The desert locust control methods can be summarized as: i) mechanical method- digging trenches, beating and burning, ii) baiting – scattering locust food impregnated with locusticides, iii) dusting-using dust formulation of locusticides, and iv) spraying liquid insecticides (chemical, biological and insect growth regulators). Fighting desert locust is a complete science as well as technology. We have to take into account the stage of locust (nymph, hopper stage or adults) present, area of occurrence (desert or cropped area), density of population and environmental conditions. Selection of appropriate pesticides, their formulations, dosages, toxicity and timing of spraying are the most important factors to be considered to ensure the safety of the operators as well as food. Selection of appropriate spraying machinery for the powders, water based, EC, WP with big volumes requiring clean water should be made. Finally, ULV (ultra-low volume) is the most popular treatment because this is effective and needs no water which makes it easy to carry and transport. Application techniques are again a technology leading to the effective droplet size of the spray must be noticed, will be shared in next article. Selection of poison or locusticide is very important for obtaining maximum mortality of the locust. This is not very simple and easy as is being perceived. Selection of an appropriate poison that can cause maximum mortality with minimum effect on the environment is the actual test of the field entomologist. Keeping in view available resources, the entomologist has to decide whether the poison should be contact, stomach, systemic or a fumigant. This will be based on the biology, feeding and movement of the locust and prevailing climatic conditions.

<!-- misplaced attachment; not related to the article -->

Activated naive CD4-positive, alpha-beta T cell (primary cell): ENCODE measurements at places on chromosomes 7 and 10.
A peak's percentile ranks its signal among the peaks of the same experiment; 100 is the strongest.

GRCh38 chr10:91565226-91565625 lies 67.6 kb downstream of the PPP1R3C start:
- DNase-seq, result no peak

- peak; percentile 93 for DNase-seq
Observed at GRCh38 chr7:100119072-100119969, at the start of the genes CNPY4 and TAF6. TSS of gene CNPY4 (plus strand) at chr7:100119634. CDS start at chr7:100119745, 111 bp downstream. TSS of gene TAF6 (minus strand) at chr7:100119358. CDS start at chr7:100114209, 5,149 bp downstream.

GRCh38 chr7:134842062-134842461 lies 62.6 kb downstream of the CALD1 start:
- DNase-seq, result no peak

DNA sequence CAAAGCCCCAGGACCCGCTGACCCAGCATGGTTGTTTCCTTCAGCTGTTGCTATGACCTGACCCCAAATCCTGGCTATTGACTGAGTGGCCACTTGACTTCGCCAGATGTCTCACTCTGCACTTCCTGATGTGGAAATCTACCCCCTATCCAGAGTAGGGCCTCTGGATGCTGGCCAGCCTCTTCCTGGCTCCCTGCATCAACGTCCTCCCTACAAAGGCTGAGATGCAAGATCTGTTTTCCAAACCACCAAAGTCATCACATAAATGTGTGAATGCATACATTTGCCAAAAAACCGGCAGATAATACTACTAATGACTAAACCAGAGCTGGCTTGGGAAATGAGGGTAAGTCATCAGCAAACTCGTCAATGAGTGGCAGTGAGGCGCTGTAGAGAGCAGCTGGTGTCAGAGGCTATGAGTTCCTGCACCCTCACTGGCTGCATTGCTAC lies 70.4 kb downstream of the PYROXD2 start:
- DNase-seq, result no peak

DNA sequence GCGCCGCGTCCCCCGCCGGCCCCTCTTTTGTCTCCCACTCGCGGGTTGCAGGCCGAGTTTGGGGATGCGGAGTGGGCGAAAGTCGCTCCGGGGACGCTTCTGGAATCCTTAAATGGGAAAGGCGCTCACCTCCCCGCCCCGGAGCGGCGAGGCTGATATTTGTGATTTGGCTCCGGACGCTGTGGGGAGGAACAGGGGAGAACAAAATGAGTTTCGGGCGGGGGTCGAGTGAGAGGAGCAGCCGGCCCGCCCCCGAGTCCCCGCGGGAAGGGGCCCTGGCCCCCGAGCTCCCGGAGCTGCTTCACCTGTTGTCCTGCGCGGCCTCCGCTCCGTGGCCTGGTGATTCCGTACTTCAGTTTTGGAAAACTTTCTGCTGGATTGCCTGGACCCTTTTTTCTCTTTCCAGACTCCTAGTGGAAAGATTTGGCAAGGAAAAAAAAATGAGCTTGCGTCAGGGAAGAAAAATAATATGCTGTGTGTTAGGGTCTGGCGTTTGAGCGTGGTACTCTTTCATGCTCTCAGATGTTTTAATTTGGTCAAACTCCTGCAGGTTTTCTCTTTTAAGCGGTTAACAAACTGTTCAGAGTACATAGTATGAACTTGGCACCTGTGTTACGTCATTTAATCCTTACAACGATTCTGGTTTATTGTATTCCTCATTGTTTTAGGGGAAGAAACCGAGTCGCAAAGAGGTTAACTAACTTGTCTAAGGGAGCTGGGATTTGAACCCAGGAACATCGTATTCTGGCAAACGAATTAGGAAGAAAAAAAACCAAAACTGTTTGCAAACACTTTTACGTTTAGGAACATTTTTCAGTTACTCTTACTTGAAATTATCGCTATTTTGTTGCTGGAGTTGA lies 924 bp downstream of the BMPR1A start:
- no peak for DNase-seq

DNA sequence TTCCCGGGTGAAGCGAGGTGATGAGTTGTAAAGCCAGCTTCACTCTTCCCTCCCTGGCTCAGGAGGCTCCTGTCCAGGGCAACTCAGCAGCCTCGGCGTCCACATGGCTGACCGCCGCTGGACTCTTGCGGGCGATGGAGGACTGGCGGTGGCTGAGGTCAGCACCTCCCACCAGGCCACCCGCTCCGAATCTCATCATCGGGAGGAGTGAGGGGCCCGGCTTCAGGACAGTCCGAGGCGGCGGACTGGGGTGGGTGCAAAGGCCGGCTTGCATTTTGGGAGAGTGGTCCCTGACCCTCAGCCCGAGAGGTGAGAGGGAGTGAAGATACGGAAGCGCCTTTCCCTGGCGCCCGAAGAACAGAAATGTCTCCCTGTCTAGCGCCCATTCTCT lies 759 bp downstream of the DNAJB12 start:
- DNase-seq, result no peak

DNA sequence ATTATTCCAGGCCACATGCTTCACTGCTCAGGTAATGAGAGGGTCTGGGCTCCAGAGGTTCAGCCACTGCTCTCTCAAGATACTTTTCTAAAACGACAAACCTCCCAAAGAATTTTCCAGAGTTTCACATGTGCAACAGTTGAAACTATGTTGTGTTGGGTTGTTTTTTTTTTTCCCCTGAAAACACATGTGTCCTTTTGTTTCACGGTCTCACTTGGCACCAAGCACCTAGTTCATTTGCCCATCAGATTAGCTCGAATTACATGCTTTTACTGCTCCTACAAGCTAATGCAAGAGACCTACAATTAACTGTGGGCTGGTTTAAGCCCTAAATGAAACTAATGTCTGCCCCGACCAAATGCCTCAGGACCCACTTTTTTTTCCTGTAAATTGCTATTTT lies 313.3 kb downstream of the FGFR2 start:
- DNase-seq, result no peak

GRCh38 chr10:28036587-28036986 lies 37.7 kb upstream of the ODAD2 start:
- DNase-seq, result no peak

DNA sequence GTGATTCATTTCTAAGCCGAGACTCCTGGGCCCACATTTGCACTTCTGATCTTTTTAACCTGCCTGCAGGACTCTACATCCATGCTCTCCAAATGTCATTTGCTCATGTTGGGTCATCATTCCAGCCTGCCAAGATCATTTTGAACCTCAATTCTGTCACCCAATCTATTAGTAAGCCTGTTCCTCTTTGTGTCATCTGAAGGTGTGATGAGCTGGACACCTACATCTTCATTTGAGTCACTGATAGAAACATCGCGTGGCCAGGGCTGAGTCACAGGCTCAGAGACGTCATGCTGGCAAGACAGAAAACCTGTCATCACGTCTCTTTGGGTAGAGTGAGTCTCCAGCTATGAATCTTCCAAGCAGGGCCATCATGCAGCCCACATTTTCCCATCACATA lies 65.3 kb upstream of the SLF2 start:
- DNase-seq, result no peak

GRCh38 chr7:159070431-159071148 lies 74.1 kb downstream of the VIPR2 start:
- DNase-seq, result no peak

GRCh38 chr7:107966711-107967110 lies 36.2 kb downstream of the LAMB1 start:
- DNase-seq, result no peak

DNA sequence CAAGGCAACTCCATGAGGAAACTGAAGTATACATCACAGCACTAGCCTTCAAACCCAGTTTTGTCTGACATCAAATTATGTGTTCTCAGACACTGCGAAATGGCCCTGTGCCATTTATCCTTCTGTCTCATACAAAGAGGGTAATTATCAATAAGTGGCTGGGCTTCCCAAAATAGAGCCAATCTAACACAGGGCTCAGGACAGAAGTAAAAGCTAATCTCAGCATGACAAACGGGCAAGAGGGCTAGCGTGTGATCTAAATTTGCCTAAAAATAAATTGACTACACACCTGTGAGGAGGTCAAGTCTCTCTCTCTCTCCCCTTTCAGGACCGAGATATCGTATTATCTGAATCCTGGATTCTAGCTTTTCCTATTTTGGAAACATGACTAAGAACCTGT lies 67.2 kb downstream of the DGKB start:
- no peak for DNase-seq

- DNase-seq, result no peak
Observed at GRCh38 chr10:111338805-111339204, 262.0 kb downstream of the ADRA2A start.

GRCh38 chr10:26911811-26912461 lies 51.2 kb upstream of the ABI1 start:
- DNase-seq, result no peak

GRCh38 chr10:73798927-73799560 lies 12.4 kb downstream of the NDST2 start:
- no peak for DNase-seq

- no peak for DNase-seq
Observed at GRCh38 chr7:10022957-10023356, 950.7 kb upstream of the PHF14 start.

Similarly, judicious use of locusticides is very important. It is to keep in mind that these are poisons and should be applied rationally according to recommended and calculated dosages. It neither should be over dosed or under dosed because underdosing will not kill this locust whereas over dosing will be expensive and detrimental to the non- target organisms. Poor and inappropriate selection of pesticides can lead to the poisoning of the environment, undesirable residues in edibles, and hazardous effects on environment may lead to damage to animals, vegetation and human beings.
Additionally, underdosing may result in development of resistance in the locust and other pests against these pesticides. Reportedly, a pesticide, Malathion ULV is successively being used in agricultural crops (effectively used against house hold pests and mosquito control) and also in deserts against the locust. Its repeated use may have developed resistance in locust which may result in reduced mortality against locust. It is suggested that Malathion may not be made marathon and some other selections with different modes of action be selected for effective control of locust menace.
At last it is emphasized that for effective control of desert locust in schedule deserts of Pakistan, where Federal Government still has its mandate to survey and control this scourge, there is dire need to apply some persistent locusticide that will give residual control effectively against the nymphs, hoppers and even fledglings. This strategy should result in breaking the life cycle of desert locust and ensure effective control for some time.